Researchers from The Weizmann Institute of Science report the discovery of two new properties of the genetic code. Their work, which appears online in Genome Research, shows that the genetic code—used by organisms as diverse as reef coral, termites, and humans—is nearly optimal for encoding signals of any length in parallel to sequences that code for proteins. In addition, they report that the genetic code is organized so efficiently that when the cellular machinery misses a beat during protein synthesis, the process is promptly halted before energy and resources are wasted.
DNA sequences that code for proteins need to convey, in addition to the protein-coding information, several different signals at the same time. These “parallel codes” include binding sequences for regulatory and structural proteins, signals for splicing, and RNA secondary structure. Here, we show that the universal genetic code can efficiently carry arbitrary parallel codes much better than the vast majority of other possible genetic codes. This property is related to the identity of the stop codons. We find that the ability to support parallel codes is strongly tied to another useful property of the genetic code—minimization of the effects of frame-shift translation errors. Whereas many of the known regulatory codes reside in nontranslated regions of the genome, the present findings suggest that protein-coding regions can readily carry abundant additional information.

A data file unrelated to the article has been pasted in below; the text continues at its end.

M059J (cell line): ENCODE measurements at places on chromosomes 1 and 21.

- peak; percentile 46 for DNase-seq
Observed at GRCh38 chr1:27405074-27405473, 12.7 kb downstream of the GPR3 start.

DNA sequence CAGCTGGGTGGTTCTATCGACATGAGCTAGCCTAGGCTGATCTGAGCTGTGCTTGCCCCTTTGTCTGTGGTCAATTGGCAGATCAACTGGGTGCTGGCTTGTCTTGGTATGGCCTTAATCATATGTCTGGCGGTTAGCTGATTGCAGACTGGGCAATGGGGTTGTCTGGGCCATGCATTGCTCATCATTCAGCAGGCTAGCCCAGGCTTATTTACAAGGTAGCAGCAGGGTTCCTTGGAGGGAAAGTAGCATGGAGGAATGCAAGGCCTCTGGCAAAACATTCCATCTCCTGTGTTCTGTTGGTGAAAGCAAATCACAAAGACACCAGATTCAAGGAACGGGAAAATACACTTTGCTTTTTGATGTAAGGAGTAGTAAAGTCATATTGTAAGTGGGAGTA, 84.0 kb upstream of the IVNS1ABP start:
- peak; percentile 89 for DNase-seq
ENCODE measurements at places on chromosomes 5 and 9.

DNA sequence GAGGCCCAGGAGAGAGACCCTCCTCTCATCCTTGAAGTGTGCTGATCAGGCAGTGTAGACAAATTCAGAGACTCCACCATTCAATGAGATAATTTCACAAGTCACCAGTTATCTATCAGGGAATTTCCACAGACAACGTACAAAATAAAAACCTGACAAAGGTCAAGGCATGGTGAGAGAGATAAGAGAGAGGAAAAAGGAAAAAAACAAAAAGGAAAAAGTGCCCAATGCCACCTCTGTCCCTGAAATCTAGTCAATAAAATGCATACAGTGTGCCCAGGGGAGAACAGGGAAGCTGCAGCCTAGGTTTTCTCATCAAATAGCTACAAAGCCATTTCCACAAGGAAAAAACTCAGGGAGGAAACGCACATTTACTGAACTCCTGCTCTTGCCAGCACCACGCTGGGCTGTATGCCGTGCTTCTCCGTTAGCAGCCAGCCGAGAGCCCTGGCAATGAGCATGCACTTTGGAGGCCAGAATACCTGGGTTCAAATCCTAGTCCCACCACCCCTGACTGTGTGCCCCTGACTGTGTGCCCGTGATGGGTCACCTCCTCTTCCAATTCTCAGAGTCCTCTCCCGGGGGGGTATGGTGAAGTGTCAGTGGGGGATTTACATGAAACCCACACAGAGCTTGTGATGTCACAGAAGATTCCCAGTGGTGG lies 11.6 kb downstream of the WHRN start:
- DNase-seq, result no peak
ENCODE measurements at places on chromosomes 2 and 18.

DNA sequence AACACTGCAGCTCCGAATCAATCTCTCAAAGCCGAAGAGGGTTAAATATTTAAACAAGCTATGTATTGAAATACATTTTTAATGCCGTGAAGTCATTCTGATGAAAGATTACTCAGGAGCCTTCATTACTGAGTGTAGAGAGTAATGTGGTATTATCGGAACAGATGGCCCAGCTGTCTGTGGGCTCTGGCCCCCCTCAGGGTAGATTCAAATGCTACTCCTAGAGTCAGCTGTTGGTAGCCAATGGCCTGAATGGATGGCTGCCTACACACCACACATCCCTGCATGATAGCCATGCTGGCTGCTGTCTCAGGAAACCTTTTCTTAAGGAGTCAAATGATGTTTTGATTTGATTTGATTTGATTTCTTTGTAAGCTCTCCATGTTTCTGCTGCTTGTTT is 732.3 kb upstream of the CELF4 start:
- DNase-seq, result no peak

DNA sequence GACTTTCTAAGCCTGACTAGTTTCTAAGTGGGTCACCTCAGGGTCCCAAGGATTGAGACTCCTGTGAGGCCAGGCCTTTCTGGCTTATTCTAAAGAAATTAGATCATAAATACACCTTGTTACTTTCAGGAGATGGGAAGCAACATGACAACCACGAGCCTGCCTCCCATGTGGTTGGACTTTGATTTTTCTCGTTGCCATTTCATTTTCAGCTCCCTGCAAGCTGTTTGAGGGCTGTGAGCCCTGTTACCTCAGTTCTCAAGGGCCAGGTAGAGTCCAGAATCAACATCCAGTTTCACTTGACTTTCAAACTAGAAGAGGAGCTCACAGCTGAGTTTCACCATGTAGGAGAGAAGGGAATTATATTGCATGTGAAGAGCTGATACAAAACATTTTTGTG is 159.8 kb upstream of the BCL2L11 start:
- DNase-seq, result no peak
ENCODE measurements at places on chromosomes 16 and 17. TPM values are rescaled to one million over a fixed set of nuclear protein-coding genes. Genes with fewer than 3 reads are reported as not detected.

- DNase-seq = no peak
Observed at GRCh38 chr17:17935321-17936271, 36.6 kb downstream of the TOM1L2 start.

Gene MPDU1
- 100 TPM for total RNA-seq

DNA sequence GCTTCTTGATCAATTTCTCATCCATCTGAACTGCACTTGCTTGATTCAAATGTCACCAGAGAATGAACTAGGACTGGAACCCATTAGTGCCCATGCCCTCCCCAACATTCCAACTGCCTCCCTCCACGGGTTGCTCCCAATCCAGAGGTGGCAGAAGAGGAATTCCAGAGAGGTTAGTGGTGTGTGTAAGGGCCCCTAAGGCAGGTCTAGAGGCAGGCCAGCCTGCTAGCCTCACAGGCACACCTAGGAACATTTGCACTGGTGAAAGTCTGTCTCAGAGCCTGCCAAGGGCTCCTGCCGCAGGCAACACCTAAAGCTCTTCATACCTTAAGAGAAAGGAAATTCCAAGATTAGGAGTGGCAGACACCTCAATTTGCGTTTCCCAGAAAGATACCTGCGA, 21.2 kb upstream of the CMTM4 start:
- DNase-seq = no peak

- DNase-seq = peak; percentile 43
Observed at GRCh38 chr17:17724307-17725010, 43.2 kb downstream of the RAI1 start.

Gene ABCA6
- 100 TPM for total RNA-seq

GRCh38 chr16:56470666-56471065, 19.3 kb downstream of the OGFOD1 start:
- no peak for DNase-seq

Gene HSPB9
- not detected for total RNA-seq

“Our findings open the possibility that genes can carry additional, currently unknown codes,” explains Dr. Uri Alon, principal investigator on the project. “These findings point at possible selection forces that may have shaped the universal genetic code.”
The genetic code consists of 61 codons—tri-nucleotide sequences of DNA—that encode 20 amino acids, the building blocks of proteins. In addition, three codons signal the cellular machinery to stop protein synthesis after a full-length protein is built.
While the best-known function of genes is to code for proteins, the DNA sequences of genes also harbor signals for folding, organization, regulation, and splicing. These DNA sequences are typically a bit longer: from four to 150 or more nucleotides in length.
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